Genuine, masculine, chic. These are the leitmotifs of the Fall-Winter 2012-2013 Les Hommes collection by Tom Notte and Bart Vandebosch. But there is experimentation and dynamism to their chic, referencing tradition without seeming traditional.
There is a feel for elegance throughout, for dressing up. A certain formality is evident even in the easiest pieces: a classic bomber-jacket cut in python and camel-hair, a Perfecto reimagined in shearling as soft and luxurious as mink. Genuine, unapologetic luxury is a central motif - exquisite materials, beautifully cut and exquisitely finished, and still retaining an inherent masculinity: dandy in the true sense of the word.
Peru was the starting point for this sartorial trip - but it is an abstract idea of South America that permeates the collection, seeping into the clothing through a rich burnt palette of ochre, jade, merlot and velvety almost-black. Peruvian knitting patterns began Notte and Vandebosch's fresh experiments in colour combination and pattern, and indeed with exploring texture through knitwear. Thick cashmere Aran experiments with pattern, chunky ribbed knits add volume while delicate mohair gives a consciousness of the body beneath. Colour combinations are striking: anthracite against camel, deep red against silver-grey.
The graphicism of these patterns lead Notte and Vandebosch to the abstract artist Peter Halley, whose geometric work inspired colour-blocked sweaters and suiting. The colour blocking became an optical effect: jackets turn to reveal a contrast back, lapels and waistbands are underscored with a colour, like a shadow, a trick of the light transformed into a trick of tailoring. Sometimes, the reverse is true: the signature slim Les Hommes jacket is sliced apart and reconfigured, external seams casting shadows like pinstripes across the surface.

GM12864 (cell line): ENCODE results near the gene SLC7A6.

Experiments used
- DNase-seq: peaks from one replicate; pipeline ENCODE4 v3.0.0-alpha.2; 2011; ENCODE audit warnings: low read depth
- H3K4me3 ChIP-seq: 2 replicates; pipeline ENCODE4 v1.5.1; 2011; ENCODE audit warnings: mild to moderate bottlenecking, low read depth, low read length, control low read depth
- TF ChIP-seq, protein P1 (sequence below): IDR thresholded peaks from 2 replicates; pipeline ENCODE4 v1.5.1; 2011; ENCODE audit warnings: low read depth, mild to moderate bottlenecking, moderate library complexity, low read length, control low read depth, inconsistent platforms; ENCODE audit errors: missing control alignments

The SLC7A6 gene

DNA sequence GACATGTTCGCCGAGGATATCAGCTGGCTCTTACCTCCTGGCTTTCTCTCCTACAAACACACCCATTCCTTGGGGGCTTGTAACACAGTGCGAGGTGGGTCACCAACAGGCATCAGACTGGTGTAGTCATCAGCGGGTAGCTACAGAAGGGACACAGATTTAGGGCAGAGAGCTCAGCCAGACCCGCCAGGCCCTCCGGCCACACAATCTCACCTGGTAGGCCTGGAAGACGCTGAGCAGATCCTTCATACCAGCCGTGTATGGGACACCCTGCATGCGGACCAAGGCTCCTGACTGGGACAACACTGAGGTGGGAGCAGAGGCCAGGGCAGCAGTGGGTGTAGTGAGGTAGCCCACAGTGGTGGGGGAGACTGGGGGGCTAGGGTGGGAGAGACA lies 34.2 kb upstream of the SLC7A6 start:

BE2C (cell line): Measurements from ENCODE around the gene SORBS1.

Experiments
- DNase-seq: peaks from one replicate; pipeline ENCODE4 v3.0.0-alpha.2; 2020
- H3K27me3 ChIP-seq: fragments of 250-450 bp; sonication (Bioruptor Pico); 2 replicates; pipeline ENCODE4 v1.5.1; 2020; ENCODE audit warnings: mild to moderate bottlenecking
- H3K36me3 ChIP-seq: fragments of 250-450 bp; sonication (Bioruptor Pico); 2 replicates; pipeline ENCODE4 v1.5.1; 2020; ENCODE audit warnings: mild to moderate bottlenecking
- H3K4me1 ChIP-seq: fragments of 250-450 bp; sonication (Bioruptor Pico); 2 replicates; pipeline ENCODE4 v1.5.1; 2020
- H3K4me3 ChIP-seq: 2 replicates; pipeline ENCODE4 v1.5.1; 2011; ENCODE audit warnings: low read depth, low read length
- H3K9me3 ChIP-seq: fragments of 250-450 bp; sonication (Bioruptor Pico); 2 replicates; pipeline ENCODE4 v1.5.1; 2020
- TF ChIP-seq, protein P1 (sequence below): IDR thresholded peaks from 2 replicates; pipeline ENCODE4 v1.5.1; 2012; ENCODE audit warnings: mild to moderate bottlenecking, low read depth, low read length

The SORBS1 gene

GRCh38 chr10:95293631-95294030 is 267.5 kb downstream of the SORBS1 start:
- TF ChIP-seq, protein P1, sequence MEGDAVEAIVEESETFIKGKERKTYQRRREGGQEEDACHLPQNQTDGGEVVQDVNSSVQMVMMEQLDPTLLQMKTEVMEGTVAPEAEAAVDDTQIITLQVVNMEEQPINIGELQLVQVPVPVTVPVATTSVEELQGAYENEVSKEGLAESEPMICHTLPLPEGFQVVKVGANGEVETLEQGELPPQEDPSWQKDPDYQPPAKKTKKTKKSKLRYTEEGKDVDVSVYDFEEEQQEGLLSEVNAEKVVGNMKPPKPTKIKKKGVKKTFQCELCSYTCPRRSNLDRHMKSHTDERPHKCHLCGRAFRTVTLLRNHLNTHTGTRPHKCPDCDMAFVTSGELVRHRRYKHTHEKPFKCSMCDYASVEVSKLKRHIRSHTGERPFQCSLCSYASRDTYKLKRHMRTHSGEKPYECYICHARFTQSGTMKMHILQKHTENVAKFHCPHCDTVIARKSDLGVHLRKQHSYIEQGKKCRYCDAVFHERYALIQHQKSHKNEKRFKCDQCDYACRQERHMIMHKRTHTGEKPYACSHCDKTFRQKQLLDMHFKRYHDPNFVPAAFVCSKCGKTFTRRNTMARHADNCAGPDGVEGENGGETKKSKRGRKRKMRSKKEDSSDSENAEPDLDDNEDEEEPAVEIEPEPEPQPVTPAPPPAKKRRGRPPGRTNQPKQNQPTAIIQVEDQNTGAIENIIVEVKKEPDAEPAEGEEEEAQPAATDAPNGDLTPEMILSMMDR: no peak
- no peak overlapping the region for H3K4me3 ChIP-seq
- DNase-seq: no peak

This combination of knit and tailoring delineates the male form: a new male form for Les Hommes, with a certain volume and emphasis to the shoulder, torso and sleeve above a slender trouser. There is a modern nostalgia to the shapes, a Deco echo of male sartorial elegance of the 1930s and 1940s, as re-imagined in the 1970s. But these references are synthesised into something entirely of-the-moment.
The accessories underline the idea of gentlemanly chic. The beret, a classic an unpretentious male head-covering, is reworked in firm wool to create a graphic shape. Gloves are fitted in kidskin or paper-thin precious skins, foulards knotted high on the throat to give a proud seat to the jawline. Shoes fuse heavy walking-boots, brogues and Oxfords - a wardrobe of male footwear that relies on eternal style rather than fashion for its impact. Thick-soled, they form an emphatic conclusion to a dramatic silhouette.